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Fire confined to roof at iconic Jasper Park Lodge in Rocky Mountain

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JASPER, Alta. - It's business as usual at an iconic Rocky Mountain lodge after a fire broke out on part of the roof.

Flames and smoke could be seen coming from the roof of the main lodge at Fairmont Jasper Park Lodge on Tuesday afternoon.

General manager Markus Treppenhauer says it's believed a spark from the building's massive stone fireplace flew out onto the roof and started the blaze. No one was injured and damage was contained to a small portion of the roof.

He says he was in another building and ran out as soon as he heard the fire alarm.

When he saw flames coming from the roof, "it wasn't a great feeling."

"My first concern was for guests and colleagues and I ran into the main building while the fire was happening, but there was never a danger."

About 40 guests and 100 staff were in the building at the time, which houses the reception area, spa, fitness centre, meeting space, restaurants and shops, as well as 20 of the property's 400 guest rooms.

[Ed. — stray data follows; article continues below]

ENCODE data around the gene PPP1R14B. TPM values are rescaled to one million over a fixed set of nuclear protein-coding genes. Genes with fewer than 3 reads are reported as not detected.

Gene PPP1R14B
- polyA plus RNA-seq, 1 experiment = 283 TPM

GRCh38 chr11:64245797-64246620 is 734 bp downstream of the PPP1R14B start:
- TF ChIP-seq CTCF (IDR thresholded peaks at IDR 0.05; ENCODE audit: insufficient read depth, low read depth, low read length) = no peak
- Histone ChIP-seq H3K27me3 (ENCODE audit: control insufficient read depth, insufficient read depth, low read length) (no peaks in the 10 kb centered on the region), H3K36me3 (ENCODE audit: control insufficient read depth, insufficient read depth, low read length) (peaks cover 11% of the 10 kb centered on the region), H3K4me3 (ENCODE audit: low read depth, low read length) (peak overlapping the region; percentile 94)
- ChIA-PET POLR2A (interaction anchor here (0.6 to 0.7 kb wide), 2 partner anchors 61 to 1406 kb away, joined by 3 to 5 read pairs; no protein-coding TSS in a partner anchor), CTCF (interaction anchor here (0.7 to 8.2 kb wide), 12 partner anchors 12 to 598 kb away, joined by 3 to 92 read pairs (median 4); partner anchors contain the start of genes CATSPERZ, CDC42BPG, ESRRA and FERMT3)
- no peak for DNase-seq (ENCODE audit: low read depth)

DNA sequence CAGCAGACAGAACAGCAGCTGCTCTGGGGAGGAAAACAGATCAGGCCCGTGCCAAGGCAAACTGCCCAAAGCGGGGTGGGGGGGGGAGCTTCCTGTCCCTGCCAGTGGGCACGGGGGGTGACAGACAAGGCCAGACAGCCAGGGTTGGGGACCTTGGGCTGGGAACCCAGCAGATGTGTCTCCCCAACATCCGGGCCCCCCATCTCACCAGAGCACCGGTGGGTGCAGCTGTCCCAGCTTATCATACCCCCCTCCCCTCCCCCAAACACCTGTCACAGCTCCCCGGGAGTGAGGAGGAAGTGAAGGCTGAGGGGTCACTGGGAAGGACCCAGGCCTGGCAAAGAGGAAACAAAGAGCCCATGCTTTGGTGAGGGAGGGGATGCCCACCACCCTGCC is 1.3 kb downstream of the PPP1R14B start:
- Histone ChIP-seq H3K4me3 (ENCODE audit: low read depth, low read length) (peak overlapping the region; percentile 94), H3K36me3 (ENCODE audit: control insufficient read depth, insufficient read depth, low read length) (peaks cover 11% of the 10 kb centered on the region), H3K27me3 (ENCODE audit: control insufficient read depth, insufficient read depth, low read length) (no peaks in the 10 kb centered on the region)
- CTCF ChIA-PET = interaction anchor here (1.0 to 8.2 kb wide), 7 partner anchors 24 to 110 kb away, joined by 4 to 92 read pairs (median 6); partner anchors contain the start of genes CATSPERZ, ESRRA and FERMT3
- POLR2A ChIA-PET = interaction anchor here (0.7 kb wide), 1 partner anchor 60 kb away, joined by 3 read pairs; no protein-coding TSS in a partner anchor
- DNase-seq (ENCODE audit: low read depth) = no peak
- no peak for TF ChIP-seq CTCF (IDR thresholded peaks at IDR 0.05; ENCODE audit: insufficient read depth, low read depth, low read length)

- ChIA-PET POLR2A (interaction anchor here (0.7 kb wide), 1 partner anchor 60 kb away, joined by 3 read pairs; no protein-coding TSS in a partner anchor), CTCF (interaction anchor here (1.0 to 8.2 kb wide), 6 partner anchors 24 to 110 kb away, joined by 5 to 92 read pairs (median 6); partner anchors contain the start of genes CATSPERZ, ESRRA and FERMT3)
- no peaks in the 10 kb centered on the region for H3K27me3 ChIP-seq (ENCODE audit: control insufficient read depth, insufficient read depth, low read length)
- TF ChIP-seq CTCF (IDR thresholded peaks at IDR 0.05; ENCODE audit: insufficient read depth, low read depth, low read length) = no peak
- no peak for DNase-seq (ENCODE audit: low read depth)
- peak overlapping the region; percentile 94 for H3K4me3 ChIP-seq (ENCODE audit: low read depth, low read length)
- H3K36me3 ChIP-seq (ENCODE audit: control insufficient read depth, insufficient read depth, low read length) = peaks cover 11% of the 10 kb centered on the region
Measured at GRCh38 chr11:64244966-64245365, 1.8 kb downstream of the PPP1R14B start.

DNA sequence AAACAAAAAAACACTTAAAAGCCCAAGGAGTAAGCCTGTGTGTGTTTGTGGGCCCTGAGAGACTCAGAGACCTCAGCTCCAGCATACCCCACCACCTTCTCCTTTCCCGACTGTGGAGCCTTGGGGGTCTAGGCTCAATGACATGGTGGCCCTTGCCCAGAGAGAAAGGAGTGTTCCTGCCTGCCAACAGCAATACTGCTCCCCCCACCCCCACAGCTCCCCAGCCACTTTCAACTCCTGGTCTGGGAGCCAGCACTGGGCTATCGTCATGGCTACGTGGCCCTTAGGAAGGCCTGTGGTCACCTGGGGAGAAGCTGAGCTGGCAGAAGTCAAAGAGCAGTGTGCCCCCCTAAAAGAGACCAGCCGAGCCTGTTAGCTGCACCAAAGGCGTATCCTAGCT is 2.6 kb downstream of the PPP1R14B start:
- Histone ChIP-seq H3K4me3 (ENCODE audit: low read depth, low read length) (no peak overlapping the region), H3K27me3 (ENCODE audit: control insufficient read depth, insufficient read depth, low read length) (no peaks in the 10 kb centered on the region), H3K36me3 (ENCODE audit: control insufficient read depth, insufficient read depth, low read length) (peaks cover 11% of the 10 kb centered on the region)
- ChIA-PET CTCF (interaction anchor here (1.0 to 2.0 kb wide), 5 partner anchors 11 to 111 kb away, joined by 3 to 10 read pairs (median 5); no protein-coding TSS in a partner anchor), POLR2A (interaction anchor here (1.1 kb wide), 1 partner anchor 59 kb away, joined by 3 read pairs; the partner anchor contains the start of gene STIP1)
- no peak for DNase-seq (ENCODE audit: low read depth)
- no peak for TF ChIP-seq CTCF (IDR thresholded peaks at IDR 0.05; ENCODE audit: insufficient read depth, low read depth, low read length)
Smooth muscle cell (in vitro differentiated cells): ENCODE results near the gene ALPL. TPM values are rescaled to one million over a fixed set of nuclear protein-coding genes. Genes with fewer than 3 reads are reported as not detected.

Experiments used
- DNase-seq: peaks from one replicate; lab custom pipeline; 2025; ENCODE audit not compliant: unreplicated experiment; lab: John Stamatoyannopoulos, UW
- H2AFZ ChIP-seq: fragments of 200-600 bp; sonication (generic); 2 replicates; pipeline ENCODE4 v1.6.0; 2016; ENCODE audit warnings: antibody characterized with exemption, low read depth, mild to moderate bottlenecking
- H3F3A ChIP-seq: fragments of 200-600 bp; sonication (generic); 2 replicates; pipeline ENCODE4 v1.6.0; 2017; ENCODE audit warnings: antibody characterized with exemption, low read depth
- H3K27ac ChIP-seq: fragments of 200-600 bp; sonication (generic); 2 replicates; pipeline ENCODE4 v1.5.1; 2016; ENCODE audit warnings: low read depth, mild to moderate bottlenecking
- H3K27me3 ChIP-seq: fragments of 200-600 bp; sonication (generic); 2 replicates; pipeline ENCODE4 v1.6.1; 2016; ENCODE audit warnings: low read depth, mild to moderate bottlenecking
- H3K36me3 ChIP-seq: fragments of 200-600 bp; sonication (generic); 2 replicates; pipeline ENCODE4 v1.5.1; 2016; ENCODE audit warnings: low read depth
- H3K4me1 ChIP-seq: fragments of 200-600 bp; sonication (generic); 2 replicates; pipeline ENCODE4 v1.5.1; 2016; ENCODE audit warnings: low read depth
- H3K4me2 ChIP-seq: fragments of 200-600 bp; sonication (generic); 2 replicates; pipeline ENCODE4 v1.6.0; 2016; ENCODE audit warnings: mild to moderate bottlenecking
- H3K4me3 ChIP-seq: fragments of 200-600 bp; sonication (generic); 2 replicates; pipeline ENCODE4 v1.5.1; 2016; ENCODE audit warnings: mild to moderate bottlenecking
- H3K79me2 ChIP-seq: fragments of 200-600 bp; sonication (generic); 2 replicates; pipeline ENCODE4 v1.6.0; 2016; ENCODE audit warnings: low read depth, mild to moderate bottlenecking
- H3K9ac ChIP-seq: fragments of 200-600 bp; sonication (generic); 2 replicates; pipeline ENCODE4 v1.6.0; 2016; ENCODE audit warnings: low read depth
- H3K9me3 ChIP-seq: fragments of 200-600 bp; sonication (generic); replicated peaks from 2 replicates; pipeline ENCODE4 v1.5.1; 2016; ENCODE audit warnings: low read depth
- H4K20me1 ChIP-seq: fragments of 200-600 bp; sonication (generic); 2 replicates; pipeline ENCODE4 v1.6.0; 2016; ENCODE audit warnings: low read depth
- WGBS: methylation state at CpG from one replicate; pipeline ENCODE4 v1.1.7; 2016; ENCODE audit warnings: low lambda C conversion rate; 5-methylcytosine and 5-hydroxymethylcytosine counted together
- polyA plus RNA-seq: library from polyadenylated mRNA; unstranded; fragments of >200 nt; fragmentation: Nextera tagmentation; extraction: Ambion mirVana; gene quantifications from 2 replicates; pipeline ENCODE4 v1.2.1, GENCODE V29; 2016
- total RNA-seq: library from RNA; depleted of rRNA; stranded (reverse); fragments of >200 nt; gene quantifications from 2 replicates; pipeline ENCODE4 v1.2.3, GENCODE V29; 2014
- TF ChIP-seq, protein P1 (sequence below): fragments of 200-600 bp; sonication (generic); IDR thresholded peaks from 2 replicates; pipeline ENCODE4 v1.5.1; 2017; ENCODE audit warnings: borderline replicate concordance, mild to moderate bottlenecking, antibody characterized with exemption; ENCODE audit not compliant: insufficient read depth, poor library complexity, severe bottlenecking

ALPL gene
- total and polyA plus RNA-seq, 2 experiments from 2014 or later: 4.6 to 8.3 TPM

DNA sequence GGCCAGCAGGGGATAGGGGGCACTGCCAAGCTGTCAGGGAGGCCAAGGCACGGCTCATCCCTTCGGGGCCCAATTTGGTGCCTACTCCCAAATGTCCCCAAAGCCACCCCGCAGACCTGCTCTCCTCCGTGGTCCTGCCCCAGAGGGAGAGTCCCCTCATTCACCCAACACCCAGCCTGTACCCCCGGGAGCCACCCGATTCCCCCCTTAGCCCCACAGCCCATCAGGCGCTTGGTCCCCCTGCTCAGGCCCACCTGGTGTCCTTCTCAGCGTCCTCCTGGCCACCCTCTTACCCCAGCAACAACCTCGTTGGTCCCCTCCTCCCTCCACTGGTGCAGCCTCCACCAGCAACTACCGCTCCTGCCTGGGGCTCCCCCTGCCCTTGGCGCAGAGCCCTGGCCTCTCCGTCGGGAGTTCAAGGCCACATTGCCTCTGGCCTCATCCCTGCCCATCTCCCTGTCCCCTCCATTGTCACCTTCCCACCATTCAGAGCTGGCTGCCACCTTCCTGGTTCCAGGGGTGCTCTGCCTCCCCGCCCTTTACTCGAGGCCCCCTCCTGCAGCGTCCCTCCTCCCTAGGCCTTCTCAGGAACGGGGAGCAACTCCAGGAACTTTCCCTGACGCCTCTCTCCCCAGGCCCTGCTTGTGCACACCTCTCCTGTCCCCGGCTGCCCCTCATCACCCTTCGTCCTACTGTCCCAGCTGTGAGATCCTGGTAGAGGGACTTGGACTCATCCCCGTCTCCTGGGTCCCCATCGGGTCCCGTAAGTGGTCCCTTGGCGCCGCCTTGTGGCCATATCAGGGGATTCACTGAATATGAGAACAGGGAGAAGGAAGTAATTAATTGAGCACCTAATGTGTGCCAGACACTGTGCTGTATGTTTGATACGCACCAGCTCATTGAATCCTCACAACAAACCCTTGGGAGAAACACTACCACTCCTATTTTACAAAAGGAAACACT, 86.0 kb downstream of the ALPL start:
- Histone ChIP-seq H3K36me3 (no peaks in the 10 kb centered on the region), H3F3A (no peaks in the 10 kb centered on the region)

"There was an incredible amount of smoke," Treppenhauer said, adding the flames died down after about 30 minutes and were never seen inside the building itself.

The hotel has its own on-site fire department, but it also got help from the town of Jasper.

"Imagine four fire engines putting water on our roof — they emptied our pool within an hour, and you have hardly any water in the main lodge. Right now, you walk in, you wouldn't know we had a fire this afternoon."

It took a couple of hours to douse, and then staff started cleaning up. While dinner guests were moved to the golf course dining room Tuesday night, Treppenhauer says they should be able to get breakfast in the main lodge Wednesday, as well as all the other services offered there.

It's the second fire at Jasper Park Lodge in less than a year. In November, one of its cabins was badly damaged by fire and couldn't be salvaged.

The Stanley Thompson cabin, named after the lodge's golf course designer, had fire bedrooms, featured a stone fireplace and had clear views of the first fairway, Mount Edith Cavell, and wandering wildlife.

— By Mary Jo Laforest in Edmonton

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